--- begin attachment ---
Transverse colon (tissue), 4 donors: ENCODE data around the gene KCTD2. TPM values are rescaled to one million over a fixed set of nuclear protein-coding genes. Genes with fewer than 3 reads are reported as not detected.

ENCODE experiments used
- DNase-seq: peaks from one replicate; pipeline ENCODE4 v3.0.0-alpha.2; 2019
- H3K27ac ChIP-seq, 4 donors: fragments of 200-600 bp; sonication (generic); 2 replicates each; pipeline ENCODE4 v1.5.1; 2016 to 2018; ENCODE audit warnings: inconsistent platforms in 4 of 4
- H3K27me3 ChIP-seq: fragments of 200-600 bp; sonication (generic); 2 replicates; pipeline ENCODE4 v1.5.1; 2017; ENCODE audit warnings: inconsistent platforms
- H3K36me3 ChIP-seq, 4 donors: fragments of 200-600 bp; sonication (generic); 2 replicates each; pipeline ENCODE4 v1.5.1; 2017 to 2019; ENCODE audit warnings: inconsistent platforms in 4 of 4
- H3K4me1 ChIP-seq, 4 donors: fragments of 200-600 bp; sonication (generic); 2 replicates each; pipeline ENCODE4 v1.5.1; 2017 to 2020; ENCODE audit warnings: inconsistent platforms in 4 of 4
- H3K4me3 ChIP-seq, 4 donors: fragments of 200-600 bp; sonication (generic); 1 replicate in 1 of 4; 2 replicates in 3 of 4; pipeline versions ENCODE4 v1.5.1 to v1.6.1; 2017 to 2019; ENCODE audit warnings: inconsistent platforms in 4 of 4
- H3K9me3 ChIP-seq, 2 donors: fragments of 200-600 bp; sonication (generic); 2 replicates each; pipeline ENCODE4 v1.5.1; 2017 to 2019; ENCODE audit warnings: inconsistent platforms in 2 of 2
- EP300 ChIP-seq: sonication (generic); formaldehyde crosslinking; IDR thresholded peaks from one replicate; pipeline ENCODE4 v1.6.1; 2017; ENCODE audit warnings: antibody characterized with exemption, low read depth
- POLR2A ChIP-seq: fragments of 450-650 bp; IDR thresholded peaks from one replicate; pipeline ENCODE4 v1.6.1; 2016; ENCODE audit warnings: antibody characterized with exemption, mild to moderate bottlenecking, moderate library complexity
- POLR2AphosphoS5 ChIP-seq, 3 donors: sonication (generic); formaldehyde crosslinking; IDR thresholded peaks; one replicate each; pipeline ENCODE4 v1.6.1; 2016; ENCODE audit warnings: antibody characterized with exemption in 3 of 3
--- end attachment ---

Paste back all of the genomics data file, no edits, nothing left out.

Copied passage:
Transverse colon (tissue), 4 donors: ENCODE data around the gene KCTD2. TPM values are rescaled to one million over a fixed set of nuclear protein-coding genes. Genes with fewer than 3 reads are reported as not detected.

ENCODE experiments used
- DNase-seq: peaks from one replicate; pipeline ENCODE4 v3.0.0-alpha.2; 2019
- H3K27ac ChIP-seq, 4 donors: fragments of 200-600 bp; sonication (generic); 2 replicates each; pipeline ENCODE4 v1.5.1; 2016 to 2018; ENCODE audit warnings: inconsistent platforms in 4 of 4
- H3K27me3 ChIP-seq: fragments of 200-600 bp; sonication (generic); 2 replicates; pipeline ENCODE4 v1.5.1; 2017; ENCODE audit warnings: inconsistent platforms
- H3K36me3 ChIP-seq, 4 donors: fragments of 200-600 bp; sonication (generic); 2 replicates each; pipeline ENCODE4 v1.5.1; 2017 to 2019; ENCODE audit warnings: inconsistent platforms in 4 of 4
- H3K4me1 ChIP-seq, 4 donors: fragments of 200-600 bp; sonication (generic); 2 replicates each; pipeline ENCODE4 v1.5.1; 2017 to 2020; ENCODE audit warnings: inconsistent platforms in 4 of 4
- H3K4me3 ChIP-seq, 4 donors: fragments of 200-600 bp; sonication (generic); 1 replicate in 1 of 4; 2 replicates in 3 of 4; pipeline versions ENCODE4 v1.5.1 to v1.6.1; 2017 to 2019; ENCODE audit warnings: inconsistent platforms in 4 of 4
- H3K9me3 ChIP-seq, 2 donors: fragments of 200-600 bp; sonication (generic); 2 replicates each; pipeline ENCODE4 v1.5.1; 2017 to 2019; ENCODE audit warnings: inconsistent platforms in 2 of 2
- EP300 ChIP-seq: sonication (generic); formaldehyde crosslinking; IDR thresholded peaks from one replicate; pipeline ENCODE4 v1.6.1; 2017; ENCODE audit warnings: antibody characterized with exemption, low read depth
- POLR2A ChIP-seq: fragments of 450-650 bp; IDR thresholded peaks from one replicate; pipeline ENCODE4 v1.6.1; 2016; ENCODE audit warnings: antibody characterized with exemption, mild to moderate bottlenecking, moderate library complexity
- POLR2AphosphoS5 ChIP-seq, 3 donors: sonication (generic); formaldehyde crosslinking; IDR thresholded peaks; one replicate each; pipeline ENCODE4 v1.6.1; 2016; ENCODE audit warnings: antibody characterized with exemption in 3 of 3